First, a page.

It sounds like a childhood taunt. “What are you afraid of?” If you close your eyes for a minute, chances are you can go back in time and recall a situation in which you were asked that exact question. Someone was trying to push you into doing something you really didn’t want to do—daring you to push beyond your comfort level.
Now ask yourself the same question, but put it in the context of your work life. What at work really scares you? What are you afraid of at work?
Are you afraid of confrontation? Looking foolish? Being wrong? Your boss? Losing your job? Taking chances? Failure? Success?
Did any of those hit a nerve? Do you have another fear that somehow limits what you achieve in the workplace? There has to be something. You might not like to admit it, but everyone is afraid of something.
How about that last one on my list of possible fears—did it grab your attention? You might wonder why anyone would be afraid of success. Believe me, it happens. People are afraid of success for many reasons. With success come expectations. With success comes responsibility. And that means your next failure will likely be bigger and more disappointing.
Yes, I said your next failure because it will come. Nobody is perfect. With risk come rewards and a chance for failure. David Packard, the founder of the company that bears his name, Hewlett-Packard, once said, “Take risks. Ask big questions. Don’t be afraid to make mistakes; if you don’t make mistakes, you’re not reaching far enough.” If you’re reaching far enough to be successful, you’re bound to make a mistake. And that knowledge might just keep you from really wanting to be successful. It’s weird how the mind works.
Sometimes when people achieve a certain margin of success, they stop reaching. They become so enamored with their achievements that they stop reaching for more because they’re afraid they might lose what they have attained. It’s like a football team that has built a big early lead and then begins to play “prevent” defense. Instead of continuing to take the risks that helped them build the big lead, they get complacent. Instead of playing to win, they play not to lose. And often they end up doing exactly that.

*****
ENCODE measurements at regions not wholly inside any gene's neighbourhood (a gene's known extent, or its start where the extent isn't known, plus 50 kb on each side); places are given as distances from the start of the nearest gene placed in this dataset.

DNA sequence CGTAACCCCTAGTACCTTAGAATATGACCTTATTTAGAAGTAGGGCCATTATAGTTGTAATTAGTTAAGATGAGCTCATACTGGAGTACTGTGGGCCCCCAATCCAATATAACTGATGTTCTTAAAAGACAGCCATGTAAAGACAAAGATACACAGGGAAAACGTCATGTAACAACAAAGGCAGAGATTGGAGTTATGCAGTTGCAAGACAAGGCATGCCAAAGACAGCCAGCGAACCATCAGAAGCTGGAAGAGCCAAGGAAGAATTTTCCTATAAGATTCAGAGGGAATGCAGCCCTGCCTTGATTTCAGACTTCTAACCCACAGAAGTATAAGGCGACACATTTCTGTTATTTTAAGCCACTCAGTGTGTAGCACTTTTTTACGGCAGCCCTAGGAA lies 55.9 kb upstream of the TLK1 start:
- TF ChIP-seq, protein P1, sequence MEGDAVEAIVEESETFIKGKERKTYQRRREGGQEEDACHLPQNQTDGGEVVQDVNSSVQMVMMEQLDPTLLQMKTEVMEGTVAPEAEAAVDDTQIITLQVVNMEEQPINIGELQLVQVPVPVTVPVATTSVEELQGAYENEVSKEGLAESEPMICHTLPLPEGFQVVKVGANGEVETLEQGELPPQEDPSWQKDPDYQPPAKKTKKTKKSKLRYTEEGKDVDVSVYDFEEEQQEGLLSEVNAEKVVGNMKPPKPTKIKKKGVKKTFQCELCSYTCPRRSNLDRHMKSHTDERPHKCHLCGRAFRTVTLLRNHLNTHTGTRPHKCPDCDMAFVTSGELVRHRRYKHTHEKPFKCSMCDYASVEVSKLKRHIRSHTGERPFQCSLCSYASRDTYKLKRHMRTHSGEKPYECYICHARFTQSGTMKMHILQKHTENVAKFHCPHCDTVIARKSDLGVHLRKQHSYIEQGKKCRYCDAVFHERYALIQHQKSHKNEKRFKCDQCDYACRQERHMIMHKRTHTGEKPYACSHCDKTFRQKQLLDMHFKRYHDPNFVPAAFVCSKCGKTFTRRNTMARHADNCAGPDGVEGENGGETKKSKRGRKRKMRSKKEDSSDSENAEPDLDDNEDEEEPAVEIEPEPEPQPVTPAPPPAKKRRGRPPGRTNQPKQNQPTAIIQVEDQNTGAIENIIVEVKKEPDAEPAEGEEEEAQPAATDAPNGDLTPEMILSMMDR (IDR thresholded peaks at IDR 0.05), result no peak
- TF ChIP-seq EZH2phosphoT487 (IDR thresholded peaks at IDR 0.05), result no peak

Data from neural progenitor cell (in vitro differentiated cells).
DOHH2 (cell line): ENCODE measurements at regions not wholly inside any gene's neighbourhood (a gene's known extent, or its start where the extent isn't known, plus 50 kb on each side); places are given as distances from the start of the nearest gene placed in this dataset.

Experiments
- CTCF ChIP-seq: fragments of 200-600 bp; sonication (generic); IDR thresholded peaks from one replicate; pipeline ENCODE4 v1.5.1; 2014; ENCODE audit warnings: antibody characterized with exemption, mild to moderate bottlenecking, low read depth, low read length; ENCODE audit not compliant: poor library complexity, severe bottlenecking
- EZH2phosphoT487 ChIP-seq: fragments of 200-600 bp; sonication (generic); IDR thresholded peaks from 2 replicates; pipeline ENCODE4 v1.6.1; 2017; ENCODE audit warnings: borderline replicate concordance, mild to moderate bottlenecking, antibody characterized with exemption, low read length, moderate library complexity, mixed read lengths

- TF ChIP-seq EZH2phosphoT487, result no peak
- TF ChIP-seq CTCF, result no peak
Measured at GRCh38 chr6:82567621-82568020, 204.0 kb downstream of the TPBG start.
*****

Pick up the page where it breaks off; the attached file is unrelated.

To really be successful, I encourage you to address your greatest fear in the workplace. You see, if you address your fear, you’ll be much more likely to find success. Your fears hold you back. Bill Cosby advises, “Decide you want it more than you are afraid of it.” If you’re afraid of confrontation, make a conscious effort to speak your mind. If you’re afraid of taking a chance, choose one opportunity to pursue despite your fear. Whatever is holding you back, hit it head-on, and let the chips fall where they may. You might just be surprised at the results.
At the end of the day, you might learn that the thing that is holding you back is you. Every day you’re presented with new opportunities. You can either seize those opportunities or stay afraid. You might think the fear will go away with time, but it won’t—unless you actively do something about it. Your fears will grow unless you face them.
So be honest with yourself. Admit what it is you’re really afraid of at work. And then do something about it. Once you eliminate your biggest fear at work, you’ll be surprised at how much more you can achieve.